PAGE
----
On Friday, November 18, Chris Raia, a spokesperson for Housing Secretary Josh Saal and the Rhode Island Office of Housing and Community Development sent a statement to RINewsToday alleging that all of the people living in tents in front of the State House have “declined opportunities to move to alternative shelter resources.”
On Friday, Uprise RI spoke to eight people living at the State House and all eight confirmed that Raia’s statement is not true. Michael Neugent was the first person to set up a tent there this August; in the 16 weeks he’s lived at the State House, he has not been offered any “alternative shelter resources,” nor is aware of anyone who has been.
In a call with Uprise RI on Saturday, Saal said that, “The statement that we provided Nancy [Thomas, from RINewsToday] with was, at a minimum, inartfully phrased, to put it lightly, and does not reflect the situation that’s very real and very case-by-case with anyone who is camping out.” Following this call, the statement is now in the process of being revised.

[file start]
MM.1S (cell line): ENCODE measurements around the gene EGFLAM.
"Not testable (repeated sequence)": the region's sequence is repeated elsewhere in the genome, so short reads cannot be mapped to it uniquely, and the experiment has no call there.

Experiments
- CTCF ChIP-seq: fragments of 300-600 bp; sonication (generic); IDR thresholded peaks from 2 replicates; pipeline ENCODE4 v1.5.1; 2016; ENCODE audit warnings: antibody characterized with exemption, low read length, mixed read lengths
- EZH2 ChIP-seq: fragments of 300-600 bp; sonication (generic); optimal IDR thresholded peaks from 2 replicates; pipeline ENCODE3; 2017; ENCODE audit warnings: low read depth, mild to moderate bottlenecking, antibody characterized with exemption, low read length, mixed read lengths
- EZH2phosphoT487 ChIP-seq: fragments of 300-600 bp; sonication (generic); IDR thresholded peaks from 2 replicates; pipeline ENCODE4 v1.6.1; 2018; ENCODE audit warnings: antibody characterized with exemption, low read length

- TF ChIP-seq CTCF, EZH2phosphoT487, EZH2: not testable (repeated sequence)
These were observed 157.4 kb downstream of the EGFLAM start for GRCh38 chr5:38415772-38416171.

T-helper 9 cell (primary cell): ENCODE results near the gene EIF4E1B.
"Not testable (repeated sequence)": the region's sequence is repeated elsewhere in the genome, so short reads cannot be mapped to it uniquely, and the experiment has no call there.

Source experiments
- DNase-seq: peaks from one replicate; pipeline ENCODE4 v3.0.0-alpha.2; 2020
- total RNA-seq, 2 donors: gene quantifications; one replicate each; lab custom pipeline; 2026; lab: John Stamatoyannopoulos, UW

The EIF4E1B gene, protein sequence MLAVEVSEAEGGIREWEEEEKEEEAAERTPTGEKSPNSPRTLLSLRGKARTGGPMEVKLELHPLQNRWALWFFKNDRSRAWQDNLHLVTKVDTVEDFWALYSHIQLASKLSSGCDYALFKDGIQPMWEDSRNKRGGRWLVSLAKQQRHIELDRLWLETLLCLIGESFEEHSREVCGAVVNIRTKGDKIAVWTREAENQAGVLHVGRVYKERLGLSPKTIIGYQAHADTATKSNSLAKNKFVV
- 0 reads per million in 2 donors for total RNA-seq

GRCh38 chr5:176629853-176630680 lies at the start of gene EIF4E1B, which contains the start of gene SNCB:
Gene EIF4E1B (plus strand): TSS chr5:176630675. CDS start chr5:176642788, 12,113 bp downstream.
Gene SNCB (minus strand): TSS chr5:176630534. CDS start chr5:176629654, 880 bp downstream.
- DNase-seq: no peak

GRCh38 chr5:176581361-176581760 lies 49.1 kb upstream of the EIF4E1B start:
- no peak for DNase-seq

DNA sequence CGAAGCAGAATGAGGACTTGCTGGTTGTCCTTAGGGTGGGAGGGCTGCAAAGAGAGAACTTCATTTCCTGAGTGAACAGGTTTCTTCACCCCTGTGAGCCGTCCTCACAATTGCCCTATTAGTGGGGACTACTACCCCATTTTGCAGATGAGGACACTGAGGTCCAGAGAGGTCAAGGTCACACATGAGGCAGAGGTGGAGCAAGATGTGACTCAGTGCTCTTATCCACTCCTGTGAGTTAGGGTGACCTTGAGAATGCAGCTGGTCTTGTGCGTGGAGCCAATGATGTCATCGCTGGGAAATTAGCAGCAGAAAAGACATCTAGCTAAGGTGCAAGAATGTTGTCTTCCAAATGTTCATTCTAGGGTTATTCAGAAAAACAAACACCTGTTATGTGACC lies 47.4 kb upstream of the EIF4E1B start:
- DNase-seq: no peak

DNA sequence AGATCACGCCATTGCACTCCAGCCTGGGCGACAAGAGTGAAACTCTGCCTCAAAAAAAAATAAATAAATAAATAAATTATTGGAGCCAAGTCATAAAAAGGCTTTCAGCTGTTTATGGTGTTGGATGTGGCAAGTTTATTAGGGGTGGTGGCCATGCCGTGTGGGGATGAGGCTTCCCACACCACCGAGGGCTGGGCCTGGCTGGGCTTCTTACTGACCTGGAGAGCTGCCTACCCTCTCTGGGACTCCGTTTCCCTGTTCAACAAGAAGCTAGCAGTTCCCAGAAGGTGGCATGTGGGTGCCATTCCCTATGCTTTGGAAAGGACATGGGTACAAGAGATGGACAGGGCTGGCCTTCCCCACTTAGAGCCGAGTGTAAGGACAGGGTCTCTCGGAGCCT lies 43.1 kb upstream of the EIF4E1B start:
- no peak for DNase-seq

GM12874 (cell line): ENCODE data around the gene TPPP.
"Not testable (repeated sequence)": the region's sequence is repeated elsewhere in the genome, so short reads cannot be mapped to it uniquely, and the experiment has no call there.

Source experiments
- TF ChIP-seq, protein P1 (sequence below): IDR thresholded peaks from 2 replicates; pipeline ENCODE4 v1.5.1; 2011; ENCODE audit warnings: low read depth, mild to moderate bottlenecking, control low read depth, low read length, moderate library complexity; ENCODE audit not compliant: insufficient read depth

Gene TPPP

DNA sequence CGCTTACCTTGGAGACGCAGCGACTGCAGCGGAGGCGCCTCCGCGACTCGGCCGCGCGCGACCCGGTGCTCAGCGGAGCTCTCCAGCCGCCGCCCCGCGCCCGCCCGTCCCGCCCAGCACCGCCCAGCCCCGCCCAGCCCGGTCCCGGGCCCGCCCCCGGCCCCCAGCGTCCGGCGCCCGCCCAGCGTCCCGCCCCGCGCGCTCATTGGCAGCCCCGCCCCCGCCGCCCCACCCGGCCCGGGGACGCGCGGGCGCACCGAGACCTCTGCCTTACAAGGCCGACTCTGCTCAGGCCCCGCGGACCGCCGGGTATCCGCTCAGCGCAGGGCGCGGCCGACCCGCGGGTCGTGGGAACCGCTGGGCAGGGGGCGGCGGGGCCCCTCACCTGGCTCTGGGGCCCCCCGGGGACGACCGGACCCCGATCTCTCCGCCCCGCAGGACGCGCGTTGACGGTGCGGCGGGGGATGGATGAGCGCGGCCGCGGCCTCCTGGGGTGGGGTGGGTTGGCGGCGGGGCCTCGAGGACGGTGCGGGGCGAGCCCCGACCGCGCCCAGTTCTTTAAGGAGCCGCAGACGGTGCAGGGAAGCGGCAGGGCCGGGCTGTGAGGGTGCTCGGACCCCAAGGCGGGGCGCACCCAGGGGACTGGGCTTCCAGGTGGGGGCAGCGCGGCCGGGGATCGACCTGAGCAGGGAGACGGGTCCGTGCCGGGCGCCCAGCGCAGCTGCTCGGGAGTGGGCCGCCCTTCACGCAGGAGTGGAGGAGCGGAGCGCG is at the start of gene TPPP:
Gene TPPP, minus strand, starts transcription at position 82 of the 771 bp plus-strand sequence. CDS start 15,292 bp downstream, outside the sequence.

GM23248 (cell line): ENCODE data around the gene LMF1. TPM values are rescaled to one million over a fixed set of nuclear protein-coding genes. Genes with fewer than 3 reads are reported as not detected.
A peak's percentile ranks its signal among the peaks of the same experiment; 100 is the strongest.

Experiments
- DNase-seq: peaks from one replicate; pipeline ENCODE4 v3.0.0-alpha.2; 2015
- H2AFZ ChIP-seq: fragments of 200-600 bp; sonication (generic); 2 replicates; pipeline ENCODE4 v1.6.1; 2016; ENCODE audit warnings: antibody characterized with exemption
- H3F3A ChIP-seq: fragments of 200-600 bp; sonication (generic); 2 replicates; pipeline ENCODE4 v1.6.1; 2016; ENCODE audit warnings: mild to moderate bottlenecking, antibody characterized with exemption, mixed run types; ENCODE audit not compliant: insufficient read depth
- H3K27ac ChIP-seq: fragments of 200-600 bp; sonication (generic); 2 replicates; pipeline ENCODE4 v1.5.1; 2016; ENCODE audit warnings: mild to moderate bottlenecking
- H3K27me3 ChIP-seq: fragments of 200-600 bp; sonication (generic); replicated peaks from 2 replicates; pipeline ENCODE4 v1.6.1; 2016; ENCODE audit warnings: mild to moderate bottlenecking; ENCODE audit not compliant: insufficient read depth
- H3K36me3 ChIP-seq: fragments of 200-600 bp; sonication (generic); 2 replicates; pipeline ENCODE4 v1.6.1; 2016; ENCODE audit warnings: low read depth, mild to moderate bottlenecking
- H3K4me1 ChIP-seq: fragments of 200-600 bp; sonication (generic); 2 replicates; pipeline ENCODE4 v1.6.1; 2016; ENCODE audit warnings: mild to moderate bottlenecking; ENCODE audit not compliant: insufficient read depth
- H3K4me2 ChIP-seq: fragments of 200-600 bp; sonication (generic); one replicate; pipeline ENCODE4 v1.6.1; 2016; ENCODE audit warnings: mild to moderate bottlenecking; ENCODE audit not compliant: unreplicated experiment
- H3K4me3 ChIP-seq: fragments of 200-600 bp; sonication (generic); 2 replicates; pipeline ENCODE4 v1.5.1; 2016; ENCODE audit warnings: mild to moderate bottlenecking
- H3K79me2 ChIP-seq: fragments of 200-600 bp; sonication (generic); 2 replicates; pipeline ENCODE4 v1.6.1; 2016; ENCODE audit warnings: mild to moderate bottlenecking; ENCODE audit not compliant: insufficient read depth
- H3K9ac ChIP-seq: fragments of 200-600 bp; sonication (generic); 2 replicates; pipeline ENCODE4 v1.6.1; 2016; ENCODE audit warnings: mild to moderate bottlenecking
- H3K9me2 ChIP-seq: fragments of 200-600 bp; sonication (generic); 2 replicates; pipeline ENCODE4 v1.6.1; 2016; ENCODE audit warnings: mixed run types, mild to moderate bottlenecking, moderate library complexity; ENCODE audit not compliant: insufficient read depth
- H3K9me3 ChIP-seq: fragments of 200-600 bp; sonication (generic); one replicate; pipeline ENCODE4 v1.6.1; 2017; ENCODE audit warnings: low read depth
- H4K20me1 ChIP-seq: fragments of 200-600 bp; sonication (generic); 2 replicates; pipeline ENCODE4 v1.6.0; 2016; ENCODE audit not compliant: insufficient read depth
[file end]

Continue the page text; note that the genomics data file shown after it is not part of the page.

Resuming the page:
“It’s much more complex than ‘accepted’ or ‘declined,’ and I don’t think that [it] was accurate to say they have ‘declined,’” Saal added. “The situation is that we contract street outreach workers, and that’s mostly House of Hope and Crossroads who have been going there three times a week or so, at a minimum. Some people engage [with outreach workers], some people don’t.”
However, no one living at the State House has been offered an actual shelter bed through these outreach efforts, largely due to a complete lack of available shelter. When outreach workers meet people interested in a shelter bed, they contact the Coordinated Entry System (CES) – the program that oversees nearly all of the shelter beds in the state – on a person’s behalf. When CES is contacted and there are no suitable beds available, people are added to the waiting list. As of last week, 392 households living outside were on…